In case you haven’t heard, Faux Noise has been at the ACORN story hard this past week. An intrepid young pair of investigative journalists, we are told, pulled off a spectacular sting operation of what Michelle Malkin calls “a criminal organization.” Entering ACORN offices dressed in costumes and armed with a microcamera, they uncovered “evidence” that ACORN gives advice to prostitution racketeers.
Beck, Hannity, et al are depending on America to accept their highly-edited version of these videos. Few will bother to watch the full, unedited takes. Here are the ones from ACORN’s New York City office; my description is below the fold. You’ll notice that the video’s creators open with the advice to keep cash in a tin can, then cut back to the beginning; there’s still a Faux Edit™ going on in these “unedited” videos:
Did you catch that around the 9:00 mark of video one? Hannah Giles — the notional “prostitute” — asks for advice on how to escape abusive pimps. Offering no judgment of her (which is really not her role), the ACORN employee offers suggestions on avoiding abuse and coping with abusers. As the Daily Doubter put it, this is not evil.
In fact, it’s not even illegal: if your pimp hits you, hide some money and get away is not a criminal suggestion. It’s good advice. Sure, you could offer easy moralisms; but to what end? If Hannah and James wanted that kind of advice, they would visit a church.
Contrary to the portrayal these videos have gotten on Faux Noise, ACORN is a service organization that helps millions of Americans buy and stay in their homes, register to vote, start small businesses, and deal with finances. These are desperately needed services in America’s poorest communities.
Moreover, as you’d expect from such an organization, ACORN allows anyone to enter and ask for these services. Quite likely, ACORN’s policies strongly prohibit the staff from ejecting anyone who remains polite, however outrageous their pretext. The video makers took advantage of that openness to come in and ask these questions. When they asked advice on pimping, what were the ACORN employees supposed to do?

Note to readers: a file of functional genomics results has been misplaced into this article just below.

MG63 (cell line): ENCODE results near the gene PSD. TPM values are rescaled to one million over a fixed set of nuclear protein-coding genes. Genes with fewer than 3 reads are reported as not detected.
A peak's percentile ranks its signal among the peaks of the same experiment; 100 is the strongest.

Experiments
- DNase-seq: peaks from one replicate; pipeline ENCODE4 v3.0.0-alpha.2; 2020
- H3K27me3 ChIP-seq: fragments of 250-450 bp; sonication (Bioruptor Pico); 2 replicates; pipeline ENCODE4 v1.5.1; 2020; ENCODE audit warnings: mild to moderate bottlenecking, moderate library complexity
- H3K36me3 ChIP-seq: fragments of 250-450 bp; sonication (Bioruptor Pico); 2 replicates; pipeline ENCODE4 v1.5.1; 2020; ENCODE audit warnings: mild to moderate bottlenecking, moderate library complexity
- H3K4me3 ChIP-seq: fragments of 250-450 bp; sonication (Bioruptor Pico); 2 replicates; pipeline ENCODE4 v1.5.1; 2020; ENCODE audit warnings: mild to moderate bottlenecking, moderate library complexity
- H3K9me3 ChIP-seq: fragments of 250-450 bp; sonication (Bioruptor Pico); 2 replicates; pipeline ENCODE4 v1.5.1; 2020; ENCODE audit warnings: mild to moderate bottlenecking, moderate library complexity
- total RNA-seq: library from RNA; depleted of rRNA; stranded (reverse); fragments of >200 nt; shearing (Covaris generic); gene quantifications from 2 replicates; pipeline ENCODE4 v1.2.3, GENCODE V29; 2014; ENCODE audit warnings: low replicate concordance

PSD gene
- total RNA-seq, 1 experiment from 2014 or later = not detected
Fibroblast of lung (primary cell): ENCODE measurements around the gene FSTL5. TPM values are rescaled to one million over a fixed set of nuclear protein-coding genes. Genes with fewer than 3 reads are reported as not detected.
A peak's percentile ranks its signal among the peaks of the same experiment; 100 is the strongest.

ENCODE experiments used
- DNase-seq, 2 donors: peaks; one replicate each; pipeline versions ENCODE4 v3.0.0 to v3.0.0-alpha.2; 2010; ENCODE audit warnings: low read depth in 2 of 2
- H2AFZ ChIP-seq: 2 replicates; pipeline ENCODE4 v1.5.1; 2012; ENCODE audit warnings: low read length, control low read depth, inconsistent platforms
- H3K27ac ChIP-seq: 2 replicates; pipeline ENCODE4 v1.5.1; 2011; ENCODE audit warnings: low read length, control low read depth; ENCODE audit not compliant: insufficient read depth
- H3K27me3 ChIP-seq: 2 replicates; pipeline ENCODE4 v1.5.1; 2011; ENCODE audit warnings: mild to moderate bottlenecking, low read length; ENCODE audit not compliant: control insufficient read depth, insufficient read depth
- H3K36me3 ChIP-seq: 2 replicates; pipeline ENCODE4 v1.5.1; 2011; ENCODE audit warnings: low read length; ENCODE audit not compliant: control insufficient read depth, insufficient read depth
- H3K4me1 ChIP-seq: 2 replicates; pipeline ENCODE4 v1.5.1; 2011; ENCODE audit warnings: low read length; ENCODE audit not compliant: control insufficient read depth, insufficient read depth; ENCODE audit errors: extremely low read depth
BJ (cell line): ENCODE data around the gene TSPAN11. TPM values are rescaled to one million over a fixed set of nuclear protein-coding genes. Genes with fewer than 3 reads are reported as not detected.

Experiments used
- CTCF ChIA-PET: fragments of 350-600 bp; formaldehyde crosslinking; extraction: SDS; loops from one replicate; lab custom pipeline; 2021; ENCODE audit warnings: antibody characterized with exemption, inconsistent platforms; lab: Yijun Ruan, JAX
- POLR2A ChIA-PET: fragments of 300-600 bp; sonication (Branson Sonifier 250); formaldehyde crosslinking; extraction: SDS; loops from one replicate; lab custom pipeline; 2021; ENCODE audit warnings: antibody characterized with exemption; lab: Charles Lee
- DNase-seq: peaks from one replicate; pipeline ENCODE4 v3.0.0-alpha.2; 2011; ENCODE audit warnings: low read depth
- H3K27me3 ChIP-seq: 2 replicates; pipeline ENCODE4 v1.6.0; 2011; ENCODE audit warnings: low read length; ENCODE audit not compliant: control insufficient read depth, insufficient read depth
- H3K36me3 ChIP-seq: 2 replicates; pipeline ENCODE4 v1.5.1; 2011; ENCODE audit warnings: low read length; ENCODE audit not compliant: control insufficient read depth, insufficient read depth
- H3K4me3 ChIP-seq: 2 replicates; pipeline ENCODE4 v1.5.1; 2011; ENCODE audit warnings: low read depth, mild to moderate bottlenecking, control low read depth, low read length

James O’Keefe, inspired by a previous success in another city, asks whether the staff can suggest an alternate title for Hannah’s “job,” which he calls “performing tricks.” The euphemism is too clever; suspicious, the ACORN employee taps her fingers and avoids eye contact for a long time. She seems quite aware her leg is being pulled, but has no grounds on which to eject the couple.
That entire moment is the result of her caution that the couple “can’t say what you do for a living.” Moreover, at this point the paperwork disappears; for the duration of the video, no forms are filled out. The scene has become a conversation.
Indeed, I’ll give the “intrepid young couple” some props for this. I’ve worked in the investigative field, and the first principle of undercover direct contact work is to remain polite, upbeat, and likable. When the ACORN employees enthusiastically smile and shake hands at the end of the interview, it’s a tribute to the couple’s skill at pretext interviews.
There are some other revealing moments. When James asks for information on maintaining plausible deniability (in expectation of a future run for public office, yet another step too far), both ACORN employees are clearly brainstorming a hypothetical: the discussion is the very first time this has come up.
The other ACORN employee has an interesting response to Hannah’s question about bringing in girls from El Salvador. Sure, ACORN can help, she says — “if you can provide the paperwork.” This is a dismissal, not an invitation.
There are other videos. I have not taken the time to watch any others. But this one not only shows no evidence of ACORN employees abetting illegal activity at the New York City office, it presents quite the opposite picture. The parting admonishment that “it’s your business how you want to live, but live well” is anything but criminal.
Nor should the ACORN employees in these videos feel the least bit embarrassed. If there is anything embarrassing about these videos, it is James and Hannah. Why are they so eager to bust a social service organization that helps inner-city people to improve their lives? What would propel them to dress up so obscenely for these ends?
In Hannah’s case, it turns out her father is a pastor prone to spouting anti-Obama rhetoric. This is not a journalistic operation; I’ve got a bad feeling Hannah and James are true believers, unquestioningly swallowing and regurgitating Beckian nonsense.
More on these videos as I have time to watch and analyze them.
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Copyright 2009 Osborne Ink